The U.S. Commonwealth borrowed $3.5 billion in one of the largest junk-rated municipal bond offerings ever. Treasury Secretary of Puerto Rico Melba Acosta, and Puerto Rico Government Development Bank Chair David Chafey, discusses the bigger offering than expected.» Read More
The $50 trillion market for credit default swaps is set to continue a five-year trend of breakneck growth and increasing sophistication after serving a vital role during the summer credit crisis.
U.S. Treasury debt prices plunged on Friday, after a much stronger reading on the labor market suggested the Federal Reserve might not need to cut interest rates later this month.
U.S. Treasury debt prices rose Thursday after a steep drop in factory orders suggested businesses are feeling the brunt of a slowing economy.
The world's largest brokerage Merrill Lynch, which is expected to announce third-quarter losses in fixed income, said that global head of fixed income, currencies & commodities, has left the firm.
Merrill Lynch said on Wednesday that David Sobotka replaced Osman Semerci as global head of fixed income, currencies & commodities.
U.S. Treasury prices slipped Wednesday after service sector data showed more hiring and a spike in costs, both worrisome inflation omens for bonds.
U.S. Treasurys edged up on Tuesday after data showing pending homes sales fell three times more than forecast, blunting hopes for a swift end to a two-month lending crisis in financial markets.
Long-dated U.S. government bonds rose on Monday as the outlook for manufacturing dimmed and three top investment banks said earnings came under pressure from the global credit crisis.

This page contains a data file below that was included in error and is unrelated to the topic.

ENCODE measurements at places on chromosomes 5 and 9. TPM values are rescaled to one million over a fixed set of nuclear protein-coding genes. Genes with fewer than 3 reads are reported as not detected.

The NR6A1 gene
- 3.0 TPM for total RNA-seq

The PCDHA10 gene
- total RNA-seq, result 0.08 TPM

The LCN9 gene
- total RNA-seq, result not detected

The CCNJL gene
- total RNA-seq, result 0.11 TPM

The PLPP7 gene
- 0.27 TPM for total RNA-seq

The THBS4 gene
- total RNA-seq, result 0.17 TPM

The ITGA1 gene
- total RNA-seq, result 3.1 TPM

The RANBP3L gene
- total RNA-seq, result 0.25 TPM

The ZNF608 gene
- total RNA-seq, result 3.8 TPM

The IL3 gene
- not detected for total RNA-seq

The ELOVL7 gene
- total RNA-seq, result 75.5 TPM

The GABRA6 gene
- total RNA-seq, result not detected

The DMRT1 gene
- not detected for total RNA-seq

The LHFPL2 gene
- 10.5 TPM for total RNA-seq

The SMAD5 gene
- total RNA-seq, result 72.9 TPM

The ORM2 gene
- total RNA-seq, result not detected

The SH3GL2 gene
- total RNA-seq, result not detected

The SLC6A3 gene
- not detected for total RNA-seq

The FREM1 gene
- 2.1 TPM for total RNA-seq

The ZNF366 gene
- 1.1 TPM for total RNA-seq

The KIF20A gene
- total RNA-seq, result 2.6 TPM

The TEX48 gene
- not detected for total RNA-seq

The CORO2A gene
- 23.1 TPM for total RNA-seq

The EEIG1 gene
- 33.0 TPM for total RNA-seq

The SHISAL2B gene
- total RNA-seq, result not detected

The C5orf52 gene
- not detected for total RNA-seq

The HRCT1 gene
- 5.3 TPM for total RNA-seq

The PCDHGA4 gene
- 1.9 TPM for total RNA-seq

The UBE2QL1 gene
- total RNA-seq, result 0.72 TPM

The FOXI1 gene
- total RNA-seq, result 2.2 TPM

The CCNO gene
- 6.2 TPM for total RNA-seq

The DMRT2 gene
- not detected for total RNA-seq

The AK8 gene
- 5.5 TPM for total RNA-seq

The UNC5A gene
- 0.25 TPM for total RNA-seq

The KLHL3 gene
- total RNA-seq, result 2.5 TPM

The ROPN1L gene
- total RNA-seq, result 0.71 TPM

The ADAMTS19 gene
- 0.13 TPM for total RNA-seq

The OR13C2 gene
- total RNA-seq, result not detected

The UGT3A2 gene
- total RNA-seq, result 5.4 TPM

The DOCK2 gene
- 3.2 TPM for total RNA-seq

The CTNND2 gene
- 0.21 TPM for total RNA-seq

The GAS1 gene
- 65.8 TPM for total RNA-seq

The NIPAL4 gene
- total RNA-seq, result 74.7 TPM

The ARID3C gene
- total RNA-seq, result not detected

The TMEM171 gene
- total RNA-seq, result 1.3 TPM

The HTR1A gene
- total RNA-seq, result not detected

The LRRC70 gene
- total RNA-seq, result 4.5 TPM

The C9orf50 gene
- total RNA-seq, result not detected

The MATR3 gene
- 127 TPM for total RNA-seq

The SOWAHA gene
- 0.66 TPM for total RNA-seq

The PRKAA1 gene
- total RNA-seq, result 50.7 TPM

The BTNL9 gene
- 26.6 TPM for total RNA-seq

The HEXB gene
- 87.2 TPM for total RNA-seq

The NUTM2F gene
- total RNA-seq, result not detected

U.S. Treasury debt prices rose Friday, the last day of a booming quarter for bonds, after evidence of easing inflation appeared to pave the way for the Federal Reserve to continue to cut interest rates.
U.S. Treasury debt prices were flat to slightly lower Thursday, as data suggesting a solid job market offset hopes of more interest rate cuts by the Federal Reserve amid worries about the housing slump.
Treasury prices turned higher Wednesday, bolstered by surprisingly strong investor demand in a government sale of $18 billion in new 2-year Treasurys.
U.S. Treasury prices finished mostly higher Monday, shaking off an early decline and benefiting from a downturn in the stock market. In general, stocks have risen while Treasurys have been driven lower in the wake of the Federal Reserve's decision last week to reduce official rates by a full half percentage point.
U.S. Treasurys were flat to slightly higher Friday as investors took a break from recent selling that has been based on rising expectations of climbing inflation amid soaring oil prices and a falling dollar.
U.S. government debt prices fell Thursday, extending earlier losses, after a surprise decline in weekly jobless claims scaled back worries about labor weakness and overall health of the economy.
U.S. Treasury debt prices slid sharply on Wednesday, led by long-dated bonds, due to inflation worries and demand for riskier assets such as stocks after the Federal Reserve's aggressive rate cut.
Treasury prices fell sharply Tuesday as investors celebrating the Federal Reserve's half-point cut in interest rates yanked their money out of bonds and shifted it to the stock market.
U.S. Treasury debt prices eased on Monday, as investors pared bets for a more aggressive interest rate cut from the Federal Reserve absent any further deterioration in the economy.
U.S. Treasurys eased Friday after soft economic data supported expectations of a modest interest rate cut by the Fed next week but disappointed investors betting on an aggressive reduction.
European stocks finished the week lower, dragged down by news that British mortgage-lender Northern Rock was forced to ask for an emergency loan from the Bank of England.
U.S. Treasury debt prices fell for a third day Thursday as signs of stability in the distressed credit markets caused investors to switch out of safe-haven government bonds.